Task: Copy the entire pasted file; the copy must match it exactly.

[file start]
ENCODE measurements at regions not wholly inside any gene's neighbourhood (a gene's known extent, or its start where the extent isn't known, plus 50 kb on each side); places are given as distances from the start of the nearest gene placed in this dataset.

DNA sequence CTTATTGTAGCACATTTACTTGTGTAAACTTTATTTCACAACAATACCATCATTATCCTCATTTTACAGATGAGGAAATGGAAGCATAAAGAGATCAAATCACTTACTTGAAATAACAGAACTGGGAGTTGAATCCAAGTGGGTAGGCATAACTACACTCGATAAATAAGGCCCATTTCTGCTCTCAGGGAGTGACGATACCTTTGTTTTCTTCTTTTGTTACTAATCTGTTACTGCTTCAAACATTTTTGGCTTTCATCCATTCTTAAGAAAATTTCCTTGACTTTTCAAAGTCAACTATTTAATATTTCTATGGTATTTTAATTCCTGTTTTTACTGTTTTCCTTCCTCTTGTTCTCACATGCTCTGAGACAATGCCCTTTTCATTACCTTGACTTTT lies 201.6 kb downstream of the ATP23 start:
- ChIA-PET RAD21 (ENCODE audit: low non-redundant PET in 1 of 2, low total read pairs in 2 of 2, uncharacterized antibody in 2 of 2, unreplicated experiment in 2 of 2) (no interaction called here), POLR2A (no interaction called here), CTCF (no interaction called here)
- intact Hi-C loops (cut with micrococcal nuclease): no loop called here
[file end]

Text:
ENCODE measurements at regions not wholly inside any gene's neighbourhood (a gene's known extent, or its start where the extent isn't known, plus 50 kb on each side); places are given as distances from the start of the nearest gene placed in this dataset.

DNA sequence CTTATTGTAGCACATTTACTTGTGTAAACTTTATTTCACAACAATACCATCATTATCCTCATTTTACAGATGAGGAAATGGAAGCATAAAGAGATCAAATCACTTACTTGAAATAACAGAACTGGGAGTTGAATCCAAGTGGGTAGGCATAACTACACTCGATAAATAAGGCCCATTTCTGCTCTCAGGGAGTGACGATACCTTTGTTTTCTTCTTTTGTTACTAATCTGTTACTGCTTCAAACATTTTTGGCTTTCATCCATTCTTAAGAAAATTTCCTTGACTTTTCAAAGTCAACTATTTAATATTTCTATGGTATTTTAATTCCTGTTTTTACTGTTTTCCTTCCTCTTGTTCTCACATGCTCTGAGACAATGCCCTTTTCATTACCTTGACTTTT lies 201.6 kb downstream of the ATP23 start:
- ChIA-PET RAD21 (ENCODE audit: low non-redundant PET in 1 of 2, low total read pairs in 2 of 2, uncharacterized antibody in 2 of 2, unreplicated experiment in 2 of 2) (no interaction called here), POLR2A (no interaction called here), CTCF (no interaction called here)
- intact Hi-C loops (cut with micrococcal nuclease): no loop called here